The vice principal of the school said he wished more Japanese students could hear the lesson. Dezaki didn’t get a single complaint. No one accused him of being an enemy of Japan.
That changed a week ago…
this guy’s videos are really eye opening, really worth your time
This is what structural racism looks like.
Chicago, we have to do better.
Media criticism done on a napkin.
This is a great idea for a tumblr…
I will reblog this forever and ever
White supremacist hypocrisy…
meanwhile white people are excused with “mental illnesses” for being serial killers
“On December 29, 2010, Governor Barbour suspended their sentence on the condition that Gladys donate a kidney to her ailing sister.The two women were released from prison on January 7, 2011, and will remain on parole and pay the state of Florida $52 a month for the rest of their lives”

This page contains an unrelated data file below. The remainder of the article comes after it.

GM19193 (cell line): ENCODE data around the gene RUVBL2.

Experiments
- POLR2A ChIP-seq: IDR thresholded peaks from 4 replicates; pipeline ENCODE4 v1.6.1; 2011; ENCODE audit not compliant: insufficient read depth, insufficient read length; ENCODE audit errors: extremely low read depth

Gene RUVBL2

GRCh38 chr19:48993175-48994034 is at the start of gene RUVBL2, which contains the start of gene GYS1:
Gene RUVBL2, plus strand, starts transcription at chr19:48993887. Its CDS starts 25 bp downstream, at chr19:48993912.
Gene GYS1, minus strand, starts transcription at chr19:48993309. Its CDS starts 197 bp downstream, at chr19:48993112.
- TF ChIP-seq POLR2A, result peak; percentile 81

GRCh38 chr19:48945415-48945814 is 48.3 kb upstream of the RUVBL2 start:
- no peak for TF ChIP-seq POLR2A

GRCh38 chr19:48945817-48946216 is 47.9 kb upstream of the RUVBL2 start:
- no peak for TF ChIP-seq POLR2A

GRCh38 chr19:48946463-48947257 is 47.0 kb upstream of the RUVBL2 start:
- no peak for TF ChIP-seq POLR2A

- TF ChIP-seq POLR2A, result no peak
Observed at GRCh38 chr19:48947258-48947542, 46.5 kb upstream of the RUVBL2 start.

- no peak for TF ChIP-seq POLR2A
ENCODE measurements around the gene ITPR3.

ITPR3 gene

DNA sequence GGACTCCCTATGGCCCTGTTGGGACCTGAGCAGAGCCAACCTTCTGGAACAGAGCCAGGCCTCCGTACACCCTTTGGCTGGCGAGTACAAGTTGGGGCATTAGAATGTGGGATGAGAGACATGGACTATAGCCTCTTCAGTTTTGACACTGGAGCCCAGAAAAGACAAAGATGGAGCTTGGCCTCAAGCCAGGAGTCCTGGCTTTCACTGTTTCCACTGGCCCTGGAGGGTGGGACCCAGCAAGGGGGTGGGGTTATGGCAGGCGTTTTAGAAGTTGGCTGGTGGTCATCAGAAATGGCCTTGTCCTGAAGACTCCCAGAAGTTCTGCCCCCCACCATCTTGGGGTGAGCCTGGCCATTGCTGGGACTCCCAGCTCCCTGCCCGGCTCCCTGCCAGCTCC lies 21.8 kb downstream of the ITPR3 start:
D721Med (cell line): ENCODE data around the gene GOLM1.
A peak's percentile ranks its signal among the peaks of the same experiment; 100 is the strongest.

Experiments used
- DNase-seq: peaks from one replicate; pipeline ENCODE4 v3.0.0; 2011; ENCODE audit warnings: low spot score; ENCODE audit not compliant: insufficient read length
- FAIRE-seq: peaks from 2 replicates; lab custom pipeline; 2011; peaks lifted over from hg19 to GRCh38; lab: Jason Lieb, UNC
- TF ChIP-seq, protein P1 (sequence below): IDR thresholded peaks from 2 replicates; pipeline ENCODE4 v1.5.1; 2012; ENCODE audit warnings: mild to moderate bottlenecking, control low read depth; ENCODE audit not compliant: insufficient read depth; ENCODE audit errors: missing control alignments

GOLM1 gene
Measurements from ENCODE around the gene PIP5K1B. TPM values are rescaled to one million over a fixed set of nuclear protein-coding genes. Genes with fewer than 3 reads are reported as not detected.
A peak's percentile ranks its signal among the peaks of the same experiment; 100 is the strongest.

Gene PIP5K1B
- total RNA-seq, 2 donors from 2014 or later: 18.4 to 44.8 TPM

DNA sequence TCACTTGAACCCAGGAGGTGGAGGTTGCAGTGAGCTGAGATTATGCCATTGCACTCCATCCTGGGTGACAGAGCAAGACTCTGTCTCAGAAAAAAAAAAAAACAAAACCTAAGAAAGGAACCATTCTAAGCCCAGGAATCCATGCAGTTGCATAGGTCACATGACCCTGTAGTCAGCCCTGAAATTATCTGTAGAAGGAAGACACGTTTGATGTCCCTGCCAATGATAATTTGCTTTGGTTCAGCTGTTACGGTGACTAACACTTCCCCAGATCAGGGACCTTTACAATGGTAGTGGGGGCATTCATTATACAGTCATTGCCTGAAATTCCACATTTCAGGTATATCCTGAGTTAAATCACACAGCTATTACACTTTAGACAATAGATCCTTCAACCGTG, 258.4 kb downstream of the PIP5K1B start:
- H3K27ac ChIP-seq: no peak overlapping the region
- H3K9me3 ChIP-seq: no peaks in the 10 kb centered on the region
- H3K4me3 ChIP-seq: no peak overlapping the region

not having black people in something isnt racist it just means theres no fucking black people
sorry no. anything without minorities is racist. look at your bedroom. is there a black man in your closet?? no? racist. how about an asian woman under your bed? no? wow. you must live in the 1950s
People of color are a majority in this world. Thus, if your media shows only white people, and the story is not set in a remote and lopsided place—for example—Finland or Sweden, it does not reflect reality. Very simple.
A work of art or media without persons of color might not be racist, depending on a great number of factors, but writing the sentence “not having black people in something isnt racist” unquestionably makes you both stupid and racist, as does attempting to agree with that sentence with failed-ironic creepy-fantasy visions of stashing people of color under your bed and in your closet.